In a separate report, ESG found that 18% of organizations believe their existing cybersecurity team can’t keep up with mounting threats, 22% believe their security team is not large enough to protect their organization, and—unsurprisingly—over half of these organizations reported suffering a breach within the prior two years: breaches whose success was contributed to by their organization’s skills shortage. And this volume of breaches caused by understaffed security teams is likely to only increase in coming years, as the cybersecurity skills gap continues to grows to 2 million unfilled jobs by the end of next year, with the cost of cybercrime projected to reach $6 trillion by 2021.
Much has been written about this skills shortage, but one big point has been missed. Most organizations have been trying to solve their cybersecurity problems entirely by hiring new cybersecurity staff, often to perform work that can be completed by machines. If these organizations embraced machine-driven automation, analytics, and AI—which are able to deliver faster detection and response than any human-only team—they would substantially reduce their need to hire cybersecurity staff in large volumes, and reduce much of the security skills gap we’re seeing—all while increasing the efficiency and effectiveness of their security services.
Some CISOs are waking to this and beginning to look to AI as mechanism that will be able to fill the security skills the market cannot fill. And yet, while AI will fill many of the jobs they have currently left unfilled, there are certain subtle elements of AI, and the cybersecurity skills gap that will still be in play. In fact, while AI solves certain elements of the skills gap, its deployment may create new areas of skills shortage.
What Jobs AI can Replace, and What Jobs AI can’t
Before we dive into the skills shortage being created by AI, it’s essential to understand what role AI can actually play in cybersecurity, and what skills the technology can replicate.
While we utilize AI in every step of our comprehensive left-to-right-of-hack Managed Detection & Response program, we admit that AI plays a much greater role in certain steps than others. AI primarily allows us to monitor, analyze, and answer questions regarding massive volumes of data. Our AI platform—AI.saac—is capable of analyzing hundreds of terabytes of threat data at one time, allowing us to continuously hunt through every corner of our clients’ networks in search of anomalous behavior. AI can not only process this high volume of data, it can also correlate behavior throughout the network, uncovering previously unknown attack patterns. Even though AI provides great assistance after a threat has been uncovered and needs to be responded to, ultimately AI primarily helps with all detection activity—threat anticipation, triaging, threat hunting, incident and threat analysis & investigation.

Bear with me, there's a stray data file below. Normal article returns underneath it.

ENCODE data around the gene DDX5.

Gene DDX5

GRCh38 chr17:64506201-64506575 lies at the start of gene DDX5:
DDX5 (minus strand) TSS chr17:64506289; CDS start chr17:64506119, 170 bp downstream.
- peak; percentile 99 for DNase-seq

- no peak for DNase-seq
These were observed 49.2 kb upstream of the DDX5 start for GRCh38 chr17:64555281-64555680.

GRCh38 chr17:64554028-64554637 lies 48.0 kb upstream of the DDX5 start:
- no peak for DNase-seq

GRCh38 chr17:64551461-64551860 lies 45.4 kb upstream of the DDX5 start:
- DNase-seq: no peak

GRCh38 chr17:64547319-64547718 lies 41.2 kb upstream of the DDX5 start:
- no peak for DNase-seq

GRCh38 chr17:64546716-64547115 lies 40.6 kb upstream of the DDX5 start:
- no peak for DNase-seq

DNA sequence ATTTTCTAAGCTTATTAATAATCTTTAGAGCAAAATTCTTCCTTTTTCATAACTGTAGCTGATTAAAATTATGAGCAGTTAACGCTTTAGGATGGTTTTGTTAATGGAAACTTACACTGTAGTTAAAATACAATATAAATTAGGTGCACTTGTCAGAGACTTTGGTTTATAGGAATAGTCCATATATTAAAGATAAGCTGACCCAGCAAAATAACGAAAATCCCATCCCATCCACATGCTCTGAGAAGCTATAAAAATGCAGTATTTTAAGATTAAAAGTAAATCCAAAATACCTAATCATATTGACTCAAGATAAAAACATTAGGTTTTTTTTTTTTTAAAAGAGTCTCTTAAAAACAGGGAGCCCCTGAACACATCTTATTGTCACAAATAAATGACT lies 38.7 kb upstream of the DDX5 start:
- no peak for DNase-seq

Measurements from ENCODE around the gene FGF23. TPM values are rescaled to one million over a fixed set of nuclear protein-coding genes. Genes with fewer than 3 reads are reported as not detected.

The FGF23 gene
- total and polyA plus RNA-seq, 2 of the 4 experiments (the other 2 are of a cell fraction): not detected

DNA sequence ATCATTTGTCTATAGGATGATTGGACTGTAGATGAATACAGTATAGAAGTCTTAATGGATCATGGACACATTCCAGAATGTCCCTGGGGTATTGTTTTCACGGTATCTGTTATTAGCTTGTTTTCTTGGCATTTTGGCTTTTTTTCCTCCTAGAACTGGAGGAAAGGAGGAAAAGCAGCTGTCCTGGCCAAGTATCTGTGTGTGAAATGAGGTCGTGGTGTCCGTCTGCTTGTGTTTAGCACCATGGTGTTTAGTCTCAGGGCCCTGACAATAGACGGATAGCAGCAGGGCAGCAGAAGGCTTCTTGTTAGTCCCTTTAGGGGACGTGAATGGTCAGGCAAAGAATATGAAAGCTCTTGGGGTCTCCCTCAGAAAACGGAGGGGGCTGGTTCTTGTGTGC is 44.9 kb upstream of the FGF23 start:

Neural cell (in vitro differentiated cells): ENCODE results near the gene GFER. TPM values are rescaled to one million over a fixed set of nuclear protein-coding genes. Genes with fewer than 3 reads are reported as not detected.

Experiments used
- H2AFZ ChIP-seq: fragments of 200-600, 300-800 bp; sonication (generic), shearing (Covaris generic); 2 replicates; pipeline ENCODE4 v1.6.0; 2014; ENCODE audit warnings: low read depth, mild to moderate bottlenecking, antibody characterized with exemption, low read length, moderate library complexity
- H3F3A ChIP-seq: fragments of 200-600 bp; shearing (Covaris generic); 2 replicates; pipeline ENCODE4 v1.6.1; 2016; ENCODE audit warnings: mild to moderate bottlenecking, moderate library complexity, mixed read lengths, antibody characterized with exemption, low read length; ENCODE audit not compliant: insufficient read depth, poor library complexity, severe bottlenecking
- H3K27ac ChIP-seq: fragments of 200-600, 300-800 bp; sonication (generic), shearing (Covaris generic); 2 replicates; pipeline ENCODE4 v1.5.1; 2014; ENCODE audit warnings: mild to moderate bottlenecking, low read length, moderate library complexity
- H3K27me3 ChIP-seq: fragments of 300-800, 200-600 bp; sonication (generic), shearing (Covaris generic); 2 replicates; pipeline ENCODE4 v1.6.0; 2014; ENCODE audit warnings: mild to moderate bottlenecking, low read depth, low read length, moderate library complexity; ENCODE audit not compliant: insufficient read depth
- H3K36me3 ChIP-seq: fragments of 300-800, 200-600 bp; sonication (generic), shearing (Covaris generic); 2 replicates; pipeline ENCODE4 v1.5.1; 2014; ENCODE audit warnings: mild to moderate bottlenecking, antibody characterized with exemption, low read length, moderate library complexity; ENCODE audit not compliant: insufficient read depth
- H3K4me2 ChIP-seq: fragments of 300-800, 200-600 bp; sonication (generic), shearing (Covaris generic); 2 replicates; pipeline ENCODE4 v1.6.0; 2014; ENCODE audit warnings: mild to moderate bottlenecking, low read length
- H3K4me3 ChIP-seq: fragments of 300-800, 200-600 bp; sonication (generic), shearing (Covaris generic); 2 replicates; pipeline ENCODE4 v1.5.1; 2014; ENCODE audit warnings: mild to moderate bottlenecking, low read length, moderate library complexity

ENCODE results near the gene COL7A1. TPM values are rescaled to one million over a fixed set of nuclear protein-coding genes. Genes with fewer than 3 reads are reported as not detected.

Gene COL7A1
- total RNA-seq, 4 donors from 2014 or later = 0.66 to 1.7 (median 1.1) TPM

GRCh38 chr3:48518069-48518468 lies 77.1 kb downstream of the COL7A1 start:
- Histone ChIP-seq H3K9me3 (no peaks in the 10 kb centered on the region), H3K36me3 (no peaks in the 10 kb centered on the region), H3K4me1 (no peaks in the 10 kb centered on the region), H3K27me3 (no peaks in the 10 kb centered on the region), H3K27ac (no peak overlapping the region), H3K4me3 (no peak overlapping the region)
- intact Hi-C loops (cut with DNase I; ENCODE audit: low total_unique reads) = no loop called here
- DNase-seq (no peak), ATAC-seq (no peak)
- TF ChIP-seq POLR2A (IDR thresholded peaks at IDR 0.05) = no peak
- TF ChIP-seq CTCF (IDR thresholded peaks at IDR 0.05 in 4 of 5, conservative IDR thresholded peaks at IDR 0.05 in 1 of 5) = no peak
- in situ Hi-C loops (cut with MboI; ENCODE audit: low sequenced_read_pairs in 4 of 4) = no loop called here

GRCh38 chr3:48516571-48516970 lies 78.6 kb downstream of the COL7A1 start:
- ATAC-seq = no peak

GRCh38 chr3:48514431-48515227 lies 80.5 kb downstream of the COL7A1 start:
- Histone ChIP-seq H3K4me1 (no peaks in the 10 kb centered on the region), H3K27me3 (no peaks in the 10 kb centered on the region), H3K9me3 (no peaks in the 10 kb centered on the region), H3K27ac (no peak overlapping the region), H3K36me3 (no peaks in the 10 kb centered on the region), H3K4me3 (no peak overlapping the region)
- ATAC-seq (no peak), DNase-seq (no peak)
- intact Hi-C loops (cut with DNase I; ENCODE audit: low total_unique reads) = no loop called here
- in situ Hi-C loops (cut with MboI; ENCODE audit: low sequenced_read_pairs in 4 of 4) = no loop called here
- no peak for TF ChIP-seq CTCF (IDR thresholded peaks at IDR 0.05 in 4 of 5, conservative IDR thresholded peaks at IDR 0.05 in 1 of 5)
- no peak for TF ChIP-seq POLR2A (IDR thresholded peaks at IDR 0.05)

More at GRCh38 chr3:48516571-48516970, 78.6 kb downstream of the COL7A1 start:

In short, AI mostly automates repetitive cybersecurity activities revolving around data collection and scrubbing, primarily related to threat detection, but it still relies on human experts to handle most of the higher-order tasks of cyber security. In this way, AI will help fill the cybersecurity skills gap, but it will mostly fill relatively simpler roles that are easier to fill and train for, while leaving the large gap in the more challenging and in-demand cybersecurity roles that require significant experience and insight.
To make matters worse, the widespread cyber security deployment of AI itself is already creating its own new skills gap.
The AI-Specific Cybersecurity Skills Gap
AI platforms create their own new cybersecurity jobs. Organizations need people to design, deploy, run, and continuously upgrade their AI platforms, and these skills are even more rare and valuable than most of the existing cybersecurity skills organizations cannot find in the marketplace.
To begin with, there is an overall global shortage of general AI talent. Anyone who wants to hire AI roles for their cybersecurity platform has to compete with everyone else who is hiring AI specialists for any deployment at all. Much of the existing AI talent in the marketplace appear to be getting poached by autonomous vehicle companies, and other “hotter” applications of cognitive computing. As noted by Bloomberg, there may be only 200,000 - 300,000 total AI researchers and practitioners in the world, with only ~22,000 PhD-level computer scientists qualified to work in AI. The result? As SecurityNow puts it, “large companies are shelling out $300,000 or more in salaries to engineers with modest AI experience and expertise.”
In sum, while AI will certainly help solve certain roles within the overall cybersecurity skills gap, it won’t fill the most valuable roles that require real human experience and insight, and will create a new skills gap for “cybersecurity AI experts”. For most organizations, the only way to fill this gap is to find a security partner to fill it for them.